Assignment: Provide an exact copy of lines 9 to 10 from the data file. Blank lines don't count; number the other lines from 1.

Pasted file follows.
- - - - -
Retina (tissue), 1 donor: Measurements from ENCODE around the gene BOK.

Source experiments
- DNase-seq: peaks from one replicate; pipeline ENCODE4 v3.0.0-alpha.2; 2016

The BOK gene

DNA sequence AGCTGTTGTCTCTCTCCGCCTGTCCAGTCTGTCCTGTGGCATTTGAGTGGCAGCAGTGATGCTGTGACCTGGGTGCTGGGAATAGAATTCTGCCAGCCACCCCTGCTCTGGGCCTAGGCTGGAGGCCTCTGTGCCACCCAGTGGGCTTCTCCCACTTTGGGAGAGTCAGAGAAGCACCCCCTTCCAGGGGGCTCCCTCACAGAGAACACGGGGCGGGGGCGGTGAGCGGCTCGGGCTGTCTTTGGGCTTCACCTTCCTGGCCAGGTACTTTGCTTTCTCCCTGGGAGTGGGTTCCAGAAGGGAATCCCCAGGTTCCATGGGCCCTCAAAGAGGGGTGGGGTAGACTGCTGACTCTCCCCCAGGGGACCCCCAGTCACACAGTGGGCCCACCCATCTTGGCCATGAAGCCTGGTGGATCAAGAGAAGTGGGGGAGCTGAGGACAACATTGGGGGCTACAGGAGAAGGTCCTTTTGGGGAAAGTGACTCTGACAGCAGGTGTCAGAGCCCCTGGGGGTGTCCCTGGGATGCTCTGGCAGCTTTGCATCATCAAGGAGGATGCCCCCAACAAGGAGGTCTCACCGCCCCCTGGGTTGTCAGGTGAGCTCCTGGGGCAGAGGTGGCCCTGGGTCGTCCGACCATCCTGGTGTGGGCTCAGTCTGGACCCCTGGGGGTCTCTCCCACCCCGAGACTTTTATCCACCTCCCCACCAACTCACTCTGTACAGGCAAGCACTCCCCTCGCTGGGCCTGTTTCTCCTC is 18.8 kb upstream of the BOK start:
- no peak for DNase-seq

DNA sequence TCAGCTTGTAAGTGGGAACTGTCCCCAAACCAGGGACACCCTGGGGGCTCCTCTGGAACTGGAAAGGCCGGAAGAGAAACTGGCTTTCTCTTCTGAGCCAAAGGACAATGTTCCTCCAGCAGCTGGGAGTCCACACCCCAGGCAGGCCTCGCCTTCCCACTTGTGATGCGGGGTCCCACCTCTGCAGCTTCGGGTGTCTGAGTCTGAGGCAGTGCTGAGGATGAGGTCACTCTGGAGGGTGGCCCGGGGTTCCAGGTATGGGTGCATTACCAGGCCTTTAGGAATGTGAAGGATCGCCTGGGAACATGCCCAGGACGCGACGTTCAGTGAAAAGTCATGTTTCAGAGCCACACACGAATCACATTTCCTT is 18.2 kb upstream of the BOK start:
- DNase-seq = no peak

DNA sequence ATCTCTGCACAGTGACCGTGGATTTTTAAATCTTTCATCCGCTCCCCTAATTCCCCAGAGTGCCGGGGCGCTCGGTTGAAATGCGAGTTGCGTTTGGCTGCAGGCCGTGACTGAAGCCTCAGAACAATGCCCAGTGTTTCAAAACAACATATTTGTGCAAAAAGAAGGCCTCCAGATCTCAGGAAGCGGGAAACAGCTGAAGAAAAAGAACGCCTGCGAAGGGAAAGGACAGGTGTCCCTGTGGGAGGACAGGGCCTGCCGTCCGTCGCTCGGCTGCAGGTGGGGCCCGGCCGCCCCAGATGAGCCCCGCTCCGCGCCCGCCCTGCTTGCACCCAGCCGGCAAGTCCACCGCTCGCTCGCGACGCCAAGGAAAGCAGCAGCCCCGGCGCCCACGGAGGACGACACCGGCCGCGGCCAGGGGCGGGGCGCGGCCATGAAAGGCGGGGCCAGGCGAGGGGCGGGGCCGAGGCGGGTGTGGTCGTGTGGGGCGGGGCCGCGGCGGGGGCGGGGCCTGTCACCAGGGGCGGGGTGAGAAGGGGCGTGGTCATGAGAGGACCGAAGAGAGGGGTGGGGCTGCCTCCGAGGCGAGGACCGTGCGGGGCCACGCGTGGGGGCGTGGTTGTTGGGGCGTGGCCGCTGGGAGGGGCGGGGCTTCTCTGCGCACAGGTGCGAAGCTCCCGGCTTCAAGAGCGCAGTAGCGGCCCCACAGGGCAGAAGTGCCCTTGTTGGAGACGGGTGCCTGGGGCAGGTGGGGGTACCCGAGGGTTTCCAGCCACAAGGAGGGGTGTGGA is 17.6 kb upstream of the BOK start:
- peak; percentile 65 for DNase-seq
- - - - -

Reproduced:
DNA sequence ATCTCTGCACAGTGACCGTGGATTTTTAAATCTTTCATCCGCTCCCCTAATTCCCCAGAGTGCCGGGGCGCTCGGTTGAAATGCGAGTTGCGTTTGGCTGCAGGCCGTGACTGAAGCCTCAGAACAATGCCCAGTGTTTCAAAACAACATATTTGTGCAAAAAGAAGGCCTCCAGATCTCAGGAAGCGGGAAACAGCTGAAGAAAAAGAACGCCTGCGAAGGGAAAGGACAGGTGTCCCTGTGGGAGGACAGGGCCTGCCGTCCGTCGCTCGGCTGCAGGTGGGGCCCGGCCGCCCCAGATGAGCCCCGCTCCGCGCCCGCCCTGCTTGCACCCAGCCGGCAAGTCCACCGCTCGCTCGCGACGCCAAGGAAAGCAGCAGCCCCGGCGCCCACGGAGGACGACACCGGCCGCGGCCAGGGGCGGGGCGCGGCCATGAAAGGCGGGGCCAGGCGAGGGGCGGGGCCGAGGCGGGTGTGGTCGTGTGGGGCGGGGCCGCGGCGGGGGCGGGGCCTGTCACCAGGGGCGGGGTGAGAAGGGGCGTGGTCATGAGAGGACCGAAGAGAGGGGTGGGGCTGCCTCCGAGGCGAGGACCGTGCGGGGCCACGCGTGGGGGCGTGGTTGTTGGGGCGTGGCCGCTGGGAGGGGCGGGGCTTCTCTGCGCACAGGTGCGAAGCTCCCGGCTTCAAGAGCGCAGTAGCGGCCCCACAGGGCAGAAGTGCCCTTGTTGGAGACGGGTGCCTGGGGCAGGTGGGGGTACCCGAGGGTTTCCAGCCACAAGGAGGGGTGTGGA is 17.6 kb upstream of the BOK start:
- peak; percentile 65 for DNase-seq